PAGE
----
Monday, July 18, 2005

Zogby and Me

Anderson Lake

I participate in Zogby online polls. I like to contribute to the cultural ambiance that way. I always answer polling questions, even when interviewers call during dinner. I think it's important.
I received one of Zogby online polls today. The first 79% (when you fill in the questionnaire online, it gives you a running total of how complete it is) was entirely on spectator sports, and specifically about boxing. I don't care a whit about boxing. I never watch it, ever. For some reason though, I kept up with the all the inane questions. Screen after screen. Blah blah boxing decisions. Blah blah officials mettling. I answered every question "Not sure" wishing they had a "Don't Care" category. But then, suddenly the questionnaire changed completely. And this is what the last 20% of the poll was about:

One of the most important steps in making water safe to drink is disinfection - the removal or inactivation of bacteria and other harmful pathogens. Some methods and/or technologies currently used by cities for disinfecting water, however, have been found by the U.S. EPA to add new risks to treated water, such as creation of byproducts that have been linked to cancer and birth defects in humans. In addition, some methods have been found by the EPA to be inffective in reducing certain targeted pathogens such as Cryptosporidium. Other concerns include use of technologies that expose water to fragile equipment that contains mercury that could accidentally be released into the water.

In the following question, imagine that you are presented a choice of one of four glasses of water to drink. Each has been treated with a different method or technology for the disinfection process. A listing of the pros and cons of each disinfection method is provided based on the 3 key health and regulatory concerns - creation of harmful byproducts, effectiveness with treating targeted pathogens like Cryptosporidium, and potential mercury risk-mentioned above. Other characteristics of each method, such as history of use and relative costs, are also included. Which glass would you choose - A, B, C, or D?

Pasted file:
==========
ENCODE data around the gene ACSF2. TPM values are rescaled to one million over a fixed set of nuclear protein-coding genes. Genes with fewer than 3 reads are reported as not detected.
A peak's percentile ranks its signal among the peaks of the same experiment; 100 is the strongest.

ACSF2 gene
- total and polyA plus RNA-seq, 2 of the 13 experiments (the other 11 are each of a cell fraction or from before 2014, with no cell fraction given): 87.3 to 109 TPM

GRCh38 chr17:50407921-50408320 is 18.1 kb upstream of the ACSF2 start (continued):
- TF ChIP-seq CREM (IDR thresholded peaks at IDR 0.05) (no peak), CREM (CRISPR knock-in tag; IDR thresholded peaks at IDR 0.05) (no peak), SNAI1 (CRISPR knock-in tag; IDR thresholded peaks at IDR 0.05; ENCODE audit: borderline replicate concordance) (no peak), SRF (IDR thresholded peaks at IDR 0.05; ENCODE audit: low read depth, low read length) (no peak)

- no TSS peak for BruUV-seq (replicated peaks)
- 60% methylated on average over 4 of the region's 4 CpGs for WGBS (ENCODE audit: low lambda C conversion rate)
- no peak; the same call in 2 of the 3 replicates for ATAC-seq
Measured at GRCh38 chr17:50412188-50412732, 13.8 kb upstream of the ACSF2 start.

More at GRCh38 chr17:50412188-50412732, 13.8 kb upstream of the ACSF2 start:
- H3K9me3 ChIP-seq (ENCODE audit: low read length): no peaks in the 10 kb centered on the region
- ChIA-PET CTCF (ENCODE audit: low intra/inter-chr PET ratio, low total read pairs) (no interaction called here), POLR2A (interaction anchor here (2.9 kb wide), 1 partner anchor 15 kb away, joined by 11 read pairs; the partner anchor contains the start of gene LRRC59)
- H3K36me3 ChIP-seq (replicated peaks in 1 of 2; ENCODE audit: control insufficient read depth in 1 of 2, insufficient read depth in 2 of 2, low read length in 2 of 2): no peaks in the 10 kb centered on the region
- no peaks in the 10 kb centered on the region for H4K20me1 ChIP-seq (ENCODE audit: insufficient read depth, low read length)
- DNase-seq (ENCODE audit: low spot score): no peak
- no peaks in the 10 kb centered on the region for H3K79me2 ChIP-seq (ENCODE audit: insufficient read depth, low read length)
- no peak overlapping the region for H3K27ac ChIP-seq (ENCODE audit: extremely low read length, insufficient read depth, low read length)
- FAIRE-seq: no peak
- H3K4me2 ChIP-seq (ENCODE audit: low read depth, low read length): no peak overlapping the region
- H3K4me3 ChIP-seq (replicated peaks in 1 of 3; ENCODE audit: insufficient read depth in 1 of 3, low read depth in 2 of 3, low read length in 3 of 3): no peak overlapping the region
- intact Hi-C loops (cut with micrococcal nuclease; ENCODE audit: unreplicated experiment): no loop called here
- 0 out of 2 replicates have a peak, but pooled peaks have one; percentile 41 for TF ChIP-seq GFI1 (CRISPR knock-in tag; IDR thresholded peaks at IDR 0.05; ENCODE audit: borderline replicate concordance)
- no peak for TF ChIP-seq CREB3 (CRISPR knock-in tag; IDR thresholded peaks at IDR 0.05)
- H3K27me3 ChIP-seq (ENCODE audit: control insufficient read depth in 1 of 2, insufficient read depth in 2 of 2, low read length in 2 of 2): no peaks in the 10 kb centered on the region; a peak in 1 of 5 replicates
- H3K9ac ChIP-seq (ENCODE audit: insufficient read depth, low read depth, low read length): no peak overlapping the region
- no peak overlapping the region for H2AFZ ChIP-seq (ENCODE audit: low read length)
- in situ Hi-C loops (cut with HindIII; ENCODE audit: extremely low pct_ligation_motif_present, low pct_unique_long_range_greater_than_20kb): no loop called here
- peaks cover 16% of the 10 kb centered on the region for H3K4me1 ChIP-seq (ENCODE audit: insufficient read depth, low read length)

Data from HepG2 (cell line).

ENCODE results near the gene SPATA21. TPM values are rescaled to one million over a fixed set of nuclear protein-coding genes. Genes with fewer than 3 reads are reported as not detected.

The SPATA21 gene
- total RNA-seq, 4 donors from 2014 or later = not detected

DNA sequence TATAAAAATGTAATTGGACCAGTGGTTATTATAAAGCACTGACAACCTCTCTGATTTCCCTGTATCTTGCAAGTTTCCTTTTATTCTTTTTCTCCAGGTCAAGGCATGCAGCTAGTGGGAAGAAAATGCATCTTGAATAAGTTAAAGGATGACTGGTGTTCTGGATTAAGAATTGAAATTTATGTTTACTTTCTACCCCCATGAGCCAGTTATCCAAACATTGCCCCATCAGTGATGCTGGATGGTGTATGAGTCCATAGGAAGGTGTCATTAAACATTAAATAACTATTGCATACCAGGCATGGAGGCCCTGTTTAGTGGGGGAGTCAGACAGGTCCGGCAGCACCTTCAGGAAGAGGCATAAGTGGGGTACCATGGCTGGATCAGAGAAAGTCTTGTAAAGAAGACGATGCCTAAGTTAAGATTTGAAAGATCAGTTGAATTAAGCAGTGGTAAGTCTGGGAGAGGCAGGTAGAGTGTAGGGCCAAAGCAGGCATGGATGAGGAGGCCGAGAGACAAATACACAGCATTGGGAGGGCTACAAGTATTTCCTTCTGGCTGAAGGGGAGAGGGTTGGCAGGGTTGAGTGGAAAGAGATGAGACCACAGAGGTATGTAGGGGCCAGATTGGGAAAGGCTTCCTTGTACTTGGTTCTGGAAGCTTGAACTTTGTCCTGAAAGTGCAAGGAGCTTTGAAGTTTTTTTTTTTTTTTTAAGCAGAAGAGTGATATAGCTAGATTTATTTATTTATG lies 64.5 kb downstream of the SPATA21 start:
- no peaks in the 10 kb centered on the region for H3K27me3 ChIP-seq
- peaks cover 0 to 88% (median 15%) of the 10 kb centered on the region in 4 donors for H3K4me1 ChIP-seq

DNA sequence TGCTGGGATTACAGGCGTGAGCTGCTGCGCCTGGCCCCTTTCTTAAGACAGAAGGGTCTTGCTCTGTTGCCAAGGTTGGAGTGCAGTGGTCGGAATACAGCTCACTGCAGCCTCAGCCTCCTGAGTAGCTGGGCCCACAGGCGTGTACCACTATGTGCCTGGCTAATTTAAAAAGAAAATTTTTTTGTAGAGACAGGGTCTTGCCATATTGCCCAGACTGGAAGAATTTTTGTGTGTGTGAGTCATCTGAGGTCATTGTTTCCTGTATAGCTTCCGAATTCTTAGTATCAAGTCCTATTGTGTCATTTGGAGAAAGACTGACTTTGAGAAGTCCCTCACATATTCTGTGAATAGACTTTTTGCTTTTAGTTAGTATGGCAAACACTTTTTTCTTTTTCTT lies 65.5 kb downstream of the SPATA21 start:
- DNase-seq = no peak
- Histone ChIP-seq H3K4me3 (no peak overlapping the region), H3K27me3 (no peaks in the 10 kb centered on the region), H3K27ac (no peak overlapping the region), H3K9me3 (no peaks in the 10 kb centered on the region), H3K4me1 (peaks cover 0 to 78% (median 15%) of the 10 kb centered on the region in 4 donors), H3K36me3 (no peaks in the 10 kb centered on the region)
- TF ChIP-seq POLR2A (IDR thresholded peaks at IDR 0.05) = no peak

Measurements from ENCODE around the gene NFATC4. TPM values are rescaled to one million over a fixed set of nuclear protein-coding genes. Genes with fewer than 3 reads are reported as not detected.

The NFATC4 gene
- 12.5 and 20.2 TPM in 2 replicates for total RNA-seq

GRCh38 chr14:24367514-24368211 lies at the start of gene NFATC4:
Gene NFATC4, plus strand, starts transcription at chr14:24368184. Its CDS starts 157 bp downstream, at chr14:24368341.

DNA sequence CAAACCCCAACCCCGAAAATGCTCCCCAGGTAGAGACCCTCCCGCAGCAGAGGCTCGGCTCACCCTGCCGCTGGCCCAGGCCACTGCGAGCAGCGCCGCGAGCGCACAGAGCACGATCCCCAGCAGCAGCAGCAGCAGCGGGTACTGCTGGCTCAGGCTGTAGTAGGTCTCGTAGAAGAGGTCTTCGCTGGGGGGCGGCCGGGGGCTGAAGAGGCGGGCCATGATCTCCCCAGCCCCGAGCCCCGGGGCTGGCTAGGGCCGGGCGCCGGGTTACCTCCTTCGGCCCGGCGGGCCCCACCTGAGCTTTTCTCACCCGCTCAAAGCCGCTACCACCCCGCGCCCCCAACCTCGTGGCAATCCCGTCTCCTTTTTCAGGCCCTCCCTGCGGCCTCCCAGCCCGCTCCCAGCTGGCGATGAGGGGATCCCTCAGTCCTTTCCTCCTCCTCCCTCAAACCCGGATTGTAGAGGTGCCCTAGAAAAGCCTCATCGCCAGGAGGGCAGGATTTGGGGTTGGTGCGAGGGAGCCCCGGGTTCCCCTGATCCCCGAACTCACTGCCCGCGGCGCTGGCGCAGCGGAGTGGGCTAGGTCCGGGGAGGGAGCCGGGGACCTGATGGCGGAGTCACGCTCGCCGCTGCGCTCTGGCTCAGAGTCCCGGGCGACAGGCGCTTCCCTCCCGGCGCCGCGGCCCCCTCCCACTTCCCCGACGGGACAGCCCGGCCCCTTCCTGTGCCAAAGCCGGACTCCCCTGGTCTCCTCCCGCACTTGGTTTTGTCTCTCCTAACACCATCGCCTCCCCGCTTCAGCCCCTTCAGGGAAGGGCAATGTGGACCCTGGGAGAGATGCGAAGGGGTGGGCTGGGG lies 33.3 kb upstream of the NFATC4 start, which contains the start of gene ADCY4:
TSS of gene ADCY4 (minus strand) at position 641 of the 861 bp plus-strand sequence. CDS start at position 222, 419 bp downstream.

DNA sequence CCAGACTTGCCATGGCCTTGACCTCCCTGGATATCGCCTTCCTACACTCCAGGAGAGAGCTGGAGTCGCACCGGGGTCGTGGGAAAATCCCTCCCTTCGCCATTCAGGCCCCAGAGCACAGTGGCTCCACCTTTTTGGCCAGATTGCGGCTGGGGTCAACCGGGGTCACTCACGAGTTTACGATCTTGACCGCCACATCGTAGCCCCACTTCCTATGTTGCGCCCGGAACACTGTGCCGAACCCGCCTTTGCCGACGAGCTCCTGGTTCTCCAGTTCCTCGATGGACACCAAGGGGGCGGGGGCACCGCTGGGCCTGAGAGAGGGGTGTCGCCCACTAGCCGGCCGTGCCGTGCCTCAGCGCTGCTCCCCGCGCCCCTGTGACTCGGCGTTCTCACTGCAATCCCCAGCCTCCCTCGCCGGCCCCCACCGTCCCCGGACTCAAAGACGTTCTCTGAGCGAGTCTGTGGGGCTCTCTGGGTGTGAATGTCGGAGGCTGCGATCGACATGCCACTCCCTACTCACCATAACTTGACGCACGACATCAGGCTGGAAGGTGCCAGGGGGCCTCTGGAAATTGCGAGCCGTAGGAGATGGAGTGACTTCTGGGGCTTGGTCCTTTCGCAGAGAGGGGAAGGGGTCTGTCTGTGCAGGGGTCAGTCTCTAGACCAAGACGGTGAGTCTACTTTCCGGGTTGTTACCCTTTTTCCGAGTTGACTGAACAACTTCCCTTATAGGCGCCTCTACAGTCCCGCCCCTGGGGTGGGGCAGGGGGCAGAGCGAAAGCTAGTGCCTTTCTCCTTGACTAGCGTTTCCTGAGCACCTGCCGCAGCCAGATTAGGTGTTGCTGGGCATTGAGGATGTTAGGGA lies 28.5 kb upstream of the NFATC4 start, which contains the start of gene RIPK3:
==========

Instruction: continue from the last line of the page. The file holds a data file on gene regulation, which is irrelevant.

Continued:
Glass A:
• Creates harmful byproducts
• Not effective in treating Cryptosporidium
• No mercury risk
• Long use history; moderate costs

Glass B:
• Does not create byproducts
• Effective for treatment of Cryptosporidium
• Risk of mercury contamination
• Limited use history; moderate costs

Glass C:
• Creates harmful byproducts
• Effective for treatment of Cryptosporidium
• No mercury risk
• Moderate use history; high costs

Glass D:
• Does not create byproducts
• Effective for treatment of Cryptosporidium
• No mercury risk
• New technology; moderate cost

What action do you feel your city should take to ensure that your water matches the glass you chose?

  • Switch as soon as possible to the disinfection method you selected
  • Continue current method while studying alternatives
  • Take no action
  • Not sure
What action do you feel the EPA or other regulatory agencies should take regarding continued use of the water treatment methods you did NOT select?

  • Phase-out or ban the use of such methods
  • Provide incentives to switch to the method you selected
  • Take no action
  • Not sure

Which of the following phrases or slogans do you feel best describes the water disinfection method you chose

  • For Safer Water
  • The Higher Standard for Safe Water
  • Safe. Certain. Secure
  • No Compromises
  • Ecomagination
  • None of the above

Now, why would they put such important polling question at the end of a boxing questionnaire? Makes you wonder, doesn't it? In case you're interested, I voted for Glass D. I'm sure you can guess how I answered the rest.

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